This morning I woke up in a cabin in the woods. The sun was rising and the dogs were itching to be let out. The garden was calling, and we reached her just as the first sun grazed the echinacea plants.
I washed my face with a calendula blossom which sparkled with morning dew. I closed my eyes to absorb the warmth of the sun, and allowed it to penetrate my body, pushing away the frosty morning chill. The blossom, gliding across my face, washed away the night which had been filled with strange dreams and my racing heart. I sat silently in the garden, painting my face with sun colored strokes.
Here I am, I thought. Like many times before, I'm about to say goodbye again to my childhood home. This time, I'm ready. I'm ready to close a cycle I once thought was just a ghost but now I know is real. Let me explain:
This particular eclipse is closing a cycle which started in September 1998. To read more about the astrological details about this eclipse check out my friend Jenn Racioppi and her report about this eclipse here.
Eighteen years ago this place, the land of cabins in the woods and morning dew, was about to became my home. I was six years old, and transitioning with my family from a life in Manhattan to Camden, Maine.
My uncle, my fathers identical twin brother, had committed suicide in this quiet slice of New England. My father, being tethered to an invisible cord, eventually pulled us to this picturesque place to live a new life and uncover the secret of small town living.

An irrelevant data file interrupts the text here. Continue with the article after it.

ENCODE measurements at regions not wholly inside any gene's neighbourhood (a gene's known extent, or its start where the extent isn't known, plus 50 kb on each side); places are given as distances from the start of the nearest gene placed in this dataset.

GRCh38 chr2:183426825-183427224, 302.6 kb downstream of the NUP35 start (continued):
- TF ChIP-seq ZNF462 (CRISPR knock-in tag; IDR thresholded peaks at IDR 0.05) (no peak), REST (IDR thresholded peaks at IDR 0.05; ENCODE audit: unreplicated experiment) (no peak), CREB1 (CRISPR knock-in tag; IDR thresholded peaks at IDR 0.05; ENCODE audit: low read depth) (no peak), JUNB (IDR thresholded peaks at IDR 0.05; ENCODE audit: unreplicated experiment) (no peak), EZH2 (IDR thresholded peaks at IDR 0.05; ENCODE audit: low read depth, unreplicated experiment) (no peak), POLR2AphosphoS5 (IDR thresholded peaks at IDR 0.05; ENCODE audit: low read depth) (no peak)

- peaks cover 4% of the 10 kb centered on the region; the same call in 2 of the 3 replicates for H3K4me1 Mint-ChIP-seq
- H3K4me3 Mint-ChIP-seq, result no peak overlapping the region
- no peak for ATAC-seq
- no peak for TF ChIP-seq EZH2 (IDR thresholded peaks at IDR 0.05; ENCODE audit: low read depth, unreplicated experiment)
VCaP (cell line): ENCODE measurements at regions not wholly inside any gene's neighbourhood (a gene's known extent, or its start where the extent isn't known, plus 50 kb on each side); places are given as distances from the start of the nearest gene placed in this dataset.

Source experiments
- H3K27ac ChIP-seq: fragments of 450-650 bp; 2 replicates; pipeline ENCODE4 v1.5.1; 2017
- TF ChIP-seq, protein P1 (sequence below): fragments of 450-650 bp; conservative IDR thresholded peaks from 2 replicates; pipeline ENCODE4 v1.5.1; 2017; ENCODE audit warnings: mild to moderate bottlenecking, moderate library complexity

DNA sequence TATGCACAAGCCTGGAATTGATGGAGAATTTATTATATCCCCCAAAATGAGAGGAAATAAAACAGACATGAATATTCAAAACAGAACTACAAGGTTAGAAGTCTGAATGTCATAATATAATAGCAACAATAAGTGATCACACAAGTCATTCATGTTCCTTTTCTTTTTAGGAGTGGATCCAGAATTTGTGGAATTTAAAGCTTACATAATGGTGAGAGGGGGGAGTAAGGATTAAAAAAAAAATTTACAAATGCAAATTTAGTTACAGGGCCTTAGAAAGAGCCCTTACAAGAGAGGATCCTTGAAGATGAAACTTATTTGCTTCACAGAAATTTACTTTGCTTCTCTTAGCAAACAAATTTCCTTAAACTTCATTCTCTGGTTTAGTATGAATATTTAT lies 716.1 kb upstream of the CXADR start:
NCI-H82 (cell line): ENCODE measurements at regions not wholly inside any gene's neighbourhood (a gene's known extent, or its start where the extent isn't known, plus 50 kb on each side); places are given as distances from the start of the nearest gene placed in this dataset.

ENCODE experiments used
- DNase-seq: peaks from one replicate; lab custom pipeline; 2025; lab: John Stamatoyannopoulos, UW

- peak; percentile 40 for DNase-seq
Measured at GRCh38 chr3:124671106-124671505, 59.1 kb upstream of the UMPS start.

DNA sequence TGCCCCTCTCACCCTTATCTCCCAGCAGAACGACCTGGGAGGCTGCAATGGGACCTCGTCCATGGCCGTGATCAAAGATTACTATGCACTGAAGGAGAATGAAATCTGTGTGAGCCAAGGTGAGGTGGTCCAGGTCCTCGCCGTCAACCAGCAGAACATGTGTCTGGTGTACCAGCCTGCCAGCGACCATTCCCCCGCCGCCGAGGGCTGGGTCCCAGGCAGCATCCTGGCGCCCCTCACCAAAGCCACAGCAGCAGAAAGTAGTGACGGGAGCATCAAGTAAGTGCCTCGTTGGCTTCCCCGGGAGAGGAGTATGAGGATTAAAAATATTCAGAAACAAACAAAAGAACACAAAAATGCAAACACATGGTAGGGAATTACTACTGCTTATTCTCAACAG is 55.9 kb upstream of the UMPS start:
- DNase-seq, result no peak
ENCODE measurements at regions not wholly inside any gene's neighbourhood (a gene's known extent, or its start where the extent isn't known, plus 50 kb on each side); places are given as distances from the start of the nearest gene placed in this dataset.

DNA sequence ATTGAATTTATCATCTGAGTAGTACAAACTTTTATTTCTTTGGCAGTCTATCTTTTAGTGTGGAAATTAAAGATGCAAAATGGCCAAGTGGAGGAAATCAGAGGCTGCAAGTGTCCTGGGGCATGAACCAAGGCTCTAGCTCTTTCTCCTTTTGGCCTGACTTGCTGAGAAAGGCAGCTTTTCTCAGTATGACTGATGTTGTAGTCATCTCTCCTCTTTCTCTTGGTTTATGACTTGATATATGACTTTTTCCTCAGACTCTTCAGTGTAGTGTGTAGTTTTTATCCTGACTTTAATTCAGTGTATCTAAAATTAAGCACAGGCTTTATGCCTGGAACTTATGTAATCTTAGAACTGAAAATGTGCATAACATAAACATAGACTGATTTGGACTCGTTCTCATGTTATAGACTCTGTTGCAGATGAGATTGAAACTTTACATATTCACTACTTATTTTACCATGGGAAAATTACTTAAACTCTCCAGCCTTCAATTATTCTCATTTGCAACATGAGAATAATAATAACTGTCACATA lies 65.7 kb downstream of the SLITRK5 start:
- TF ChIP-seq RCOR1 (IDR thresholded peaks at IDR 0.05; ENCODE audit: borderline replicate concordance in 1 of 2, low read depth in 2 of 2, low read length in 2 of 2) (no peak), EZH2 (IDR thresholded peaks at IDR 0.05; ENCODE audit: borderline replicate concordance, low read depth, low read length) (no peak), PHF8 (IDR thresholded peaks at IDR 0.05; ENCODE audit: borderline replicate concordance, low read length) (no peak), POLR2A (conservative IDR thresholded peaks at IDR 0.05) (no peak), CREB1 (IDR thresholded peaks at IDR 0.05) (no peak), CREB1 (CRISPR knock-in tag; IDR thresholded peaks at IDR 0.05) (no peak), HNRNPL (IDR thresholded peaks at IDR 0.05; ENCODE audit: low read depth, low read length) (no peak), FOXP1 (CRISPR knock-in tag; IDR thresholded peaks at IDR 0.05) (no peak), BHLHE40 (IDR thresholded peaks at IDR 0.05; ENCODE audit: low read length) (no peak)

I grew and flourished and ran in the Maine woods, losing the hard edge I had acquired in New York City public school system. Maine became home. When I fell ill, home became a feeling of being trapped. The ghost of a thing, being stuck in one place, never leaves.
Today, on the full moon, I went to my uncles grave. Not to release him- he is peaceful, attentive and close at hand to my father when he is needed- but to free myself: a child swept up by an invisible cord and the loyalty to place and grief.
Thank you I say, and place a few small plants on his grave. Thank you for keeping us safe, thank you for keeping my family together. I have known many people who have passed, and have felt their wings. Now, I claim my own.
I'd love to hear your reflections on what you can let go of as this full lunar eclipse cycle closes.
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